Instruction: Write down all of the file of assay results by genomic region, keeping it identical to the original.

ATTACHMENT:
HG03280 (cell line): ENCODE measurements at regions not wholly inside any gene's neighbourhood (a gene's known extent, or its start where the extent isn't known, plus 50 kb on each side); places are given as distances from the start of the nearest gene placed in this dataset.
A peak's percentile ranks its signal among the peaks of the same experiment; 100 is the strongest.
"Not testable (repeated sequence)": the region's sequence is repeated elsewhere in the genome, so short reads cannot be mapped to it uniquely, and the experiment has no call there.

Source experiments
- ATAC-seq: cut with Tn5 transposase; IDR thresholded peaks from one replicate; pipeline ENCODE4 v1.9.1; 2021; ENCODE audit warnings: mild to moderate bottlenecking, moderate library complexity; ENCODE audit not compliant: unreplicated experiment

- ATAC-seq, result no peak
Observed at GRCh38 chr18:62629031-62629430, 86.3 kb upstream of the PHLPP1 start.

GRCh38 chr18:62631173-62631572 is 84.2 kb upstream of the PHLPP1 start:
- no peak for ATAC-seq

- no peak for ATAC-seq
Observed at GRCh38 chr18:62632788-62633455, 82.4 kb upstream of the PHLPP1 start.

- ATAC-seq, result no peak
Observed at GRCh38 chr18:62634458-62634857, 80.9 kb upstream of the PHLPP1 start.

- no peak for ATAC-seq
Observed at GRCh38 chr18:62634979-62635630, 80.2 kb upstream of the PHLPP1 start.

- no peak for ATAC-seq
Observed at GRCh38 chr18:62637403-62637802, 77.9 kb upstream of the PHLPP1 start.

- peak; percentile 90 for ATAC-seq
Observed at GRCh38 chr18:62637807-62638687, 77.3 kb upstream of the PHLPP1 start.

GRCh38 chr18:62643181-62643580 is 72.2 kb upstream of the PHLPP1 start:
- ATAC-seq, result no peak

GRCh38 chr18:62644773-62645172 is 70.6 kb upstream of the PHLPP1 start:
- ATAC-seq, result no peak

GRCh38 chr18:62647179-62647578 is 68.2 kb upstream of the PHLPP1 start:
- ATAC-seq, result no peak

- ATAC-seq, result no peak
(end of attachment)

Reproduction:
HG03280 (cell line): ENCODE measurements at regions not wholly inside any gene's neighbourhood (a gene's known extent, or its start where the extent isn't known, plus 50 kb on each side); places are given as distances from the start of the nearest gene placed in this dataset.
A peak's percentile ranks its signal among the peaks of the same experiment; 100 is the strongest.
"Not testable (repeated sequence)": the region's sequence is repeated elsewhere in the genome, so short reads cannot be mapped to it uniquely, and the experiment has no call there.

Source experiments
- ATAC-seq: cut with Tn5 transposase; IDR thresholded peaks from one replicate; pipeline ENCODE4 v1.9.1; 2021; ENCODE audit warnings: mild to moderate bottlenecking, moderate library complexity; ENCODE audit not compliant: unreplicated experiment

- ATAC-seq, result no peak
Observed at GRCh38 chr18:62629031-62629430, 86.3 kb upstream of the PHLPP1 start.

GRCh38 chr18:62631173-62631572 is 84.2 kb upstream of the PHLPP1 start:
- no peak for ATAC-seq

- no peak for ATAC-seq
Observed at GRCh38 chr18:62632788-62633455, 82.4 kb upstream of the PHLPP1 start.

- ATAC-seq, result no peak
Observed at GRCh38 chr18:62634458-62634857, 80.9 kb upstream of the PHLPP1 start.

- no peak for ATAC-seq
Observed at GRCh38 chr18:62634979-62635630, 80.2 kb upstream of the PHLPP1 start.

- no peak for ATAC-seq
Observed at GRCh38 chr18:62637403-62637802, 77.9 kb upstream of the PHLPP1 start.

- peak; percentile 90 for ATAC-seq
Observed at GRCh38 chr18:62637807-62638687, 77.3 kb upstream of the PHLPP1 start.

GRCh38 chr18:62643181-62643580 is 72.2 kb upstream of the PHLPP1 start:
- ATAC-seq, result no peak

GRCh38 chr18:62644773-62645172 is 70.6 kb upstream of the PHLPP1 start:
- ATAC-seq, result no peak

GRCh38 chr18:62647179-62647578 is 68.2 kb upstream of the PHLPP1 start:
- ATAC-seq, result no peak

- ATAC-seq, result no peak